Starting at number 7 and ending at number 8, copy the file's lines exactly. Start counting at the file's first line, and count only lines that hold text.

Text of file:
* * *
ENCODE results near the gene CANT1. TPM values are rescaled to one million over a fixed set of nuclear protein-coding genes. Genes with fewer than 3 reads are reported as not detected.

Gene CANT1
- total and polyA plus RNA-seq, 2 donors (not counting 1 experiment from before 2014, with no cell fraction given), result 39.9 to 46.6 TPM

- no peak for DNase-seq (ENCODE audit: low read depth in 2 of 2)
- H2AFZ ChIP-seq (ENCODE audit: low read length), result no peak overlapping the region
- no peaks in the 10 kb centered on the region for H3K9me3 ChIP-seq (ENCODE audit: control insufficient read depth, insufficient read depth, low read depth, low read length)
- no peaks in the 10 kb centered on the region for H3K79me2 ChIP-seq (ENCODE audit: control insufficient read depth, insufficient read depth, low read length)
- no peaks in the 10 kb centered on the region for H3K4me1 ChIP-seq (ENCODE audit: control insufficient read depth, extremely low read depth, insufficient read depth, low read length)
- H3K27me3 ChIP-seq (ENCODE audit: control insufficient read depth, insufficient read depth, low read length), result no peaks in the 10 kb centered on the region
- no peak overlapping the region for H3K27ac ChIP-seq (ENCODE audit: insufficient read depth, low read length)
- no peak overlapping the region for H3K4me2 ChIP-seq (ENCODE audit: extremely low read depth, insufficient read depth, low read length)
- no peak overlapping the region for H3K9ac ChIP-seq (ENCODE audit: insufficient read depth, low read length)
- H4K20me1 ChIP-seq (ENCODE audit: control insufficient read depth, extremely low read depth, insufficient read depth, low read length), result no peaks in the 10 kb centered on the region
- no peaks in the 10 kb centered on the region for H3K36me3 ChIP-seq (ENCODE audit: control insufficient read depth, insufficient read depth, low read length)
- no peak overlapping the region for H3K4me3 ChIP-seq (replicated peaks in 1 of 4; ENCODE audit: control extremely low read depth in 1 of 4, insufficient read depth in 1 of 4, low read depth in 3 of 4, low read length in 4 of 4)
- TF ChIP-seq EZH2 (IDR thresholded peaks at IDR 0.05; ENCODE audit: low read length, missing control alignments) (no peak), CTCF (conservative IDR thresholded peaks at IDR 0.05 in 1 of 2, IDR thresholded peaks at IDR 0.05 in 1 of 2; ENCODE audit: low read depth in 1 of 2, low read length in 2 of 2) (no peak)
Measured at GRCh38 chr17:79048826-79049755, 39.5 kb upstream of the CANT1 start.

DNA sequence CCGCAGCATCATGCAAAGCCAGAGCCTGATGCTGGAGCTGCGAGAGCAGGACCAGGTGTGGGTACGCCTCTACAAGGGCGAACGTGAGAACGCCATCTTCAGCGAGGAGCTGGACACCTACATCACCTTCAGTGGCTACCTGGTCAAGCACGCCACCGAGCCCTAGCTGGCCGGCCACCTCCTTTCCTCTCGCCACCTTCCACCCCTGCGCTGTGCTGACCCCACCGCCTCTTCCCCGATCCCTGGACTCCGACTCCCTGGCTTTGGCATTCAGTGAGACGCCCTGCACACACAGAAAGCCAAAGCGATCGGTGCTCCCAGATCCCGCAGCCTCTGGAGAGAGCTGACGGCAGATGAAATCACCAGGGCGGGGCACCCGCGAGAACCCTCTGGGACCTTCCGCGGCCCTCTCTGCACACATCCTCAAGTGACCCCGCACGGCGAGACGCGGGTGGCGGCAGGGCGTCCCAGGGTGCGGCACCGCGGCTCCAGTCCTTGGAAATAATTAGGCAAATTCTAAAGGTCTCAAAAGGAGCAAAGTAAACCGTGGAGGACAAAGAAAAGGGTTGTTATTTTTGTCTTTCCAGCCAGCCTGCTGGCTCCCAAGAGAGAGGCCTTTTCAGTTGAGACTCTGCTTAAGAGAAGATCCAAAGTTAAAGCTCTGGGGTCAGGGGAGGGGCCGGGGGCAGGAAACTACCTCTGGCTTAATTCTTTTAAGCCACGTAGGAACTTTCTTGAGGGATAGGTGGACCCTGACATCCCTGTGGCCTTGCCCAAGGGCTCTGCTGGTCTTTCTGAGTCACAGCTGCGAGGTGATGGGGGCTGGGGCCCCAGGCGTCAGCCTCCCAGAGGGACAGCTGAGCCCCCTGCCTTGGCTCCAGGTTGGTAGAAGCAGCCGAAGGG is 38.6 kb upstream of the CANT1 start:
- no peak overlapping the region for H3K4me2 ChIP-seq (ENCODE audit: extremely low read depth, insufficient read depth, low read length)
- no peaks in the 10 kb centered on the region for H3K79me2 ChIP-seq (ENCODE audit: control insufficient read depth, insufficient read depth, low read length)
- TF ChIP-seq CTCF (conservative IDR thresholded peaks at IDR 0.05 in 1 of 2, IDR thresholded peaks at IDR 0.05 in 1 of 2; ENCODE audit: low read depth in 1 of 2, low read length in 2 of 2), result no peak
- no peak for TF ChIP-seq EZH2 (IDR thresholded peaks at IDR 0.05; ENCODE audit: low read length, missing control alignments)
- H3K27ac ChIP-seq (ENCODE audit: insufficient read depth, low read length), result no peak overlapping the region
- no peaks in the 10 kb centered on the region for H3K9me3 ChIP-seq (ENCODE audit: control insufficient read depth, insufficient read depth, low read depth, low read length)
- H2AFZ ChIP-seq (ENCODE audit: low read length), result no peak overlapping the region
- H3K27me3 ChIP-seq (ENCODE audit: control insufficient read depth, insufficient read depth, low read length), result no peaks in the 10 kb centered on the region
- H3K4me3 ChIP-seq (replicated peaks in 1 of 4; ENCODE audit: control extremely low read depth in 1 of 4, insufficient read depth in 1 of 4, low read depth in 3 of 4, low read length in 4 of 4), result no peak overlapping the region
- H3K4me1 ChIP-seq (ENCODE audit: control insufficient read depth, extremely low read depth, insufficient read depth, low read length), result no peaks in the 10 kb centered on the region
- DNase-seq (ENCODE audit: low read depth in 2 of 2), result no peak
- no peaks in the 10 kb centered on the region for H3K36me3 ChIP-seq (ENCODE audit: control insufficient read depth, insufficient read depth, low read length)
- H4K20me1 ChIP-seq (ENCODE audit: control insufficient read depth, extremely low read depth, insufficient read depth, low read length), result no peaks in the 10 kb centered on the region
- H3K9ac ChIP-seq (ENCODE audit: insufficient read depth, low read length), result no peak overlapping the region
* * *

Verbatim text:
- no peaks in the 10 kb centered on the region for H3K79me2 ChIP-seq (ENCODE audit: control insufficient read depth, insufficient read depth, low read length)
- no peaks in the 10 kb centered on the region for H3K4me1 ChIP-seq (ENCODE audit: control insufficient read depth, extremely low read depth, insufficient read depth, low read length)